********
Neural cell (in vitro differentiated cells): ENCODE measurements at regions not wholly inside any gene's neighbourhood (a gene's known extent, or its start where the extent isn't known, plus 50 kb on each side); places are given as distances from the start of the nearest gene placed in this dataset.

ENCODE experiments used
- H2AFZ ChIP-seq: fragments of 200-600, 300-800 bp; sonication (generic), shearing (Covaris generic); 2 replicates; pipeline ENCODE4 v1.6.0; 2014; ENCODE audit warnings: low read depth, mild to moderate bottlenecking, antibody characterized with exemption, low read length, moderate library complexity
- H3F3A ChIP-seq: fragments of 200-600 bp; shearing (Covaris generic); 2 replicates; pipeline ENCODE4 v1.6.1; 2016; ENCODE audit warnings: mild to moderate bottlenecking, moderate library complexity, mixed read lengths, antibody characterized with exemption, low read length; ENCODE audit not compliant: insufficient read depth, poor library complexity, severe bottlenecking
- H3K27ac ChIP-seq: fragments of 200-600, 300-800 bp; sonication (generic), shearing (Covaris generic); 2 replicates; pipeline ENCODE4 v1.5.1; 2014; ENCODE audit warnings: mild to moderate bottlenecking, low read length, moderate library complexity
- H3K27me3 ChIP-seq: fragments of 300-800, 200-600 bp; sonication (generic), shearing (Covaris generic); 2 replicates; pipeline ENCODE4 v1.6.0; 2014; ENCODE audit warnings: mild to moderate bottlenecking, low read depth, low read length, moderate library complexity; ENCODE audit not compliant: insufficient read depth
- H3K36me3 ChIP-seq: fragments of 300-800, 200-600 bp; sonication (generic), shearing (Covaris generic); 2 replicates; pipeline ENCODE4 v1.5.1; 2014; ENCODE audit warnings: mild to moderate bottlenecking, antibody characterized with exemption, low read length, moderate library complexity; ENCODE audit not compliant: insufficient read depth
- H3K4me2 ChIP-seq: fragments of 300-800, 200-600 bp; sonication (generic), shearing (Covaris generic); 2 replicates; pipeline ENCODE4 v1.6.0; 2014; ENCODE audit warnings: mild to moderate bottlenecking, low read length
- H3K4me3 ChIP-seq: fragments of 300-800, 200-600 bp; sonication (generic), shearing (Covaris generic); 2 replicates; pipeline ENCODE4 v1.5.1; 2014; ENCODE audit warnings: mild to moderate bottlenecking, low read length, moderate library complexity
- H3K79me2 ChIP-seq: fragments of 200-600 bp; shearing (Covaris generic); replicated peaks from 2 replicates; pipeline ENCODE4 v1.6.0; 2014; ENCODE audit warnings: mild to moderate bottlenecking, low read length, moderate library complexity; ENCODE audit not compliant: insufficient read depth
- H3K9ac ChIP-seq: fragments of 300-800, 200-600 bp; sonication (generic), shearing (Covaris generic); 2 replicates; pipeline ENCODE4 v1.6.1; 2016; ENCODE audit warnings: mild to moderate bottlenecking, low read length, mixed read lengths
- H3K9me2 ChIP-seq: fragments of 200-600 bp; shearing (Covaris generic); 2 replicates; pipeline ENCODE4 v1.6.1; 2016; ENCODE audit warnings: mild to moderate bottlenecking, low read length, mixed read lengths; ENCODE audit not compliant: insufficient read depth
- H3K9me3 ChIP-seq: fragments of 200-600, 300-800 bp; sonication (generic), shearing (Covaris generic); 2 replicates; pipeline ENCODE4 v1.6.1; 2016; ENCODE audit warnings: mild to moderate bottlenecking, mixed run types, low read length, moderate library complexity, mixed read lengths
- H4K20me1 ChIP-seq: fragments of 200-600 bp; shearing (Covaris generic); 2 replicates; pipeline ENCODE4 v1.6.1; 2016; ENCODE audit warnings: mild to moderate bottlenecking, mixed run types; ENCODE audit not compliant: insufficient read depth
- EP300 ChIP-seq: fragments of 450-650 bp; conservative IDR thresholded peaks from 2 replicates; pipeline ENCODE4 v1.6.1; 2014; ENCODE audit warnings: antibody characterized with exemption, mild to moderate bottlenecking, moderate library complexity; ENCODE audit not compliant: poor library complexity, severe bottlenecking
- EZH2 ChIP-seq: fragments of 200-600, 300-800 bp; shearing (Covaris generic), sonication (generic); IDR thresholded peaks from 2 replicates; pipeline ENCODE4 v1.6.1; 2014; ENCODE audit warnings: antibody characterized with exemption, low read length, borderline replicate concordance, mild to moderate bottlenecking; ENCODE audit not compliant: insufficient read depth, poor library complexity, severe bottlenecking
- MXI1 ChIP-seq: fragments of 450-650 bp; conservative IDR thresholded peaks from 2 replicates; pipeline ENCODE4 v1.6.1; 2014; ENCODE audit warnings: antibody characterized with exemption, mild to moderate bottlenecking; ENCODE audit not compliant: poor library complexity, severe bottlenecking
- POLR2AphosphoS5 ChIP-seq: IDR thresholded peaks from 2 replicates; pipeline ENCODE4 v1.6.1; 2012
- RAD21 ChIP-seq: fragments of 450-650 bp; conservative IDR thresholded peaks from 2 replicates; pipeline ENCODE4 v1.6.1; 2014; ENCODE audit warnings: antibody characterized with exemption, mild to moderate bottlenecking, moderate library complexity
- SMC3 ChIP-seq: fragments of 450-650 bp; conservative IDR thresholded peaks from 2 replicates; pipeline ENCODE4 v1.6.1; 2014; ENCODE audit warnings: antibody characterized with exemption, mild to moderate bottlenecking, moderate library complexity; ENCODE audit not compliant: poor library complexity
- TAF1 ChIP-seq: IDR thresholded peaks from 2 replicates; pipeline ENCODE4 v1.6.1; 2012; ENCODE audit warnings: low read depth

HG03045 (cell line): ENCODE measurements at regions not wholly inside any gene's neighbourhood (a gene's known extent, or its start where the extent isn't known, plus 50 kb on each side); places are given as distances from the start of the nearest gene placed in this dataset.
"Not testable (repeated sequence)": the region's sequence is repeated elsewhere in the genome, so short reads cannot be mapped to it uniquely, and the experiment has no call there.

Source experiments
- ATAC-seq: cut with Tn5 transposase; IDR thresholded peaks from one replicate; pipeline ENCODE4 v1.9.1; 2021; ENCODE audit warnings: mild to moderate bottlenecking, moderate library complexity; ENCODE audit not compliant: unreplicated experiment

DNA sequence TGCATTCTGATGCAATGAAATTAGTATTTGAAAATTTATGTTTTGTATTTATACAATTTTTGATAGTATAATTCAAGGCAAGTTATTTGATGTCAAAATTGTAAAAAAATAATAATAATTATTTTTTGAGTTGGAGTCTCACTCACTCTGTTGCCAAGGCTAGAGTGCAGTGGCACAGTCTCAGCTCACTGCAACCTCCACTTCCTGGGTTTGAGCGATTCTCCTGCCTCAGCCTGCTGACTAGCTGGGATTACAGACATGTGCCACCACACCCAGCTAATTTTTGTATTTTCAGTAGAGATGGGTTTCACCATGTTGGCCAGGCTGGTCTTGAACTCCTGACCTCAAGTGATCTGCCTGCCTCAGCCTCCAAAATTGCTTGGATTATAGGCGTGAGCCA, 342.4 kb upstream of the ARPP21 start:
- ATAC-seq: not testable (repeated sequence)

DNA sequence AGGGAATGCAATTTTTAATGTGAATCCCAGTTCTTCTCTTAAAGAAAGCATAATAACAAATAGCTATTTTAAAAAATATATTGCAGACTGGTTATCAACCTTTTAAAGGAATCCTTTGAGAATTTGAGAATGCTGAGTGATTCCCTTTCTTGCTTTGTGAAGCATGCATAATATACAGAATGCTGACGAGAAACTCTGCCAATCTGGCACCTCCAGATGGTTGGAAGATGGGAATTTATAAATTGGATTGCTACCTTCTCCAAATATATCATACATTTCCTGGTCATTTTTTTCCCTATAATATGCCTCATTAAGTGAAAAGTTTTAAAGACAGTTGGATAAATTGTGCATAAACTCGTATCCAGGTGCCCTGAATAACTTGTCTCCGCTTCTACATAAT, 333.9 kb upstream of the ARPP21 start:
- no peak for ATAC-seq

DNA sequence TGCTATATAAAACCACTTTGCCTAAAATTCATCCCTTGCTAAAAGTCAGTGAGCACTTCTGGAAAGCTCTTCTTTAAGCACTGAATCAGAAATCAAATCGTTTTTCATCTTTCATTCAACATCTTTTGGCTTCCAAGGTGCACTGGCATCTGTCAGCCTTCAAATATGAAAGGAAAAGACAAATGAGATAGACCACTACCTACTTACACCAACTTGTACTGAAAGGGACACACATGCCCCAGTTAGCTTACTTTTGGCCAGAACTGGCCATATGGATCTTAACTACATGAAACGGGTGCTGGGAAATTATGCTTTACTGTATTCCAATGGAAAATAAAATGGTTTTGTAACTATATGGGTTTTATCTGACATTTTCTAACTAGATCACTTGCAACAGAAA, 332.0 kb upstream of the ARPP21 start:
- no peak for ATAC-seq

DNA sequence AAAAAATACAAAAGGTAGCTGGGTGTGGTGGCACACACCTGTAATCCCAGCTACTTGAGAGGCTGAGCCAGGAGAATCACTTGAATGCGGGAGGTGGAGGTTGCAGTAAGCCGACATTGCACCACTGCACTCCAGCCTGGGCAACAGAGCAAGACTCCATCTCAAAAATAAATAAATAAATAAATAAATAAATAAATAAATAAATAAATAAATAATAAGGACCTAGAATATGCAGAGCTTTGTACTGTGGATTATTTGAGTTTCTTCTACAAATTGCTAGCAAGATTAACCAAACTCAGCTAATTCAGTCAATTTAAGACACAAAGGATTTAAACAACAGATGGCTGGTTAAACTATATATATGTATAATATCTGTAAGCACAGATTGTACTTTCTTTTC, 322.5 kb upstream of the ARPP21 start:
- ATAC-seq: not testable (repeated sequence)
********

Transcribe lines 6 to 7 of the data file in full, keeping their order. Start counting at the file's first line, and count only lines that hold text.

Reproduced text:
- H3K27me3 ChIP-seq: fragments of 300-800, 200-600 bp; sonication (generic), shearing (Covaris generic); 2 replicates; pipeline ENCODE4 v1.6.0; 2014; ENCODE audit warnings: mild to moderate bottlenecking, low read depth, low read length, moderate library complexity; ENCODE audit not compliant: insufficient read depth
- H3K36me3 ChIP-seq: fragments of 300-800, 200-600 bp; sonication (generic), shearing (Covaris generic); 2 replicates; pipeline ENCODE4 v1.5.1; 2014; ENCODE audit warnings: mild to moderate bottlenecking, antibody characterized with exemption, low read length, moderate library complexity; ENCODE audit not compliant: insufficient read depth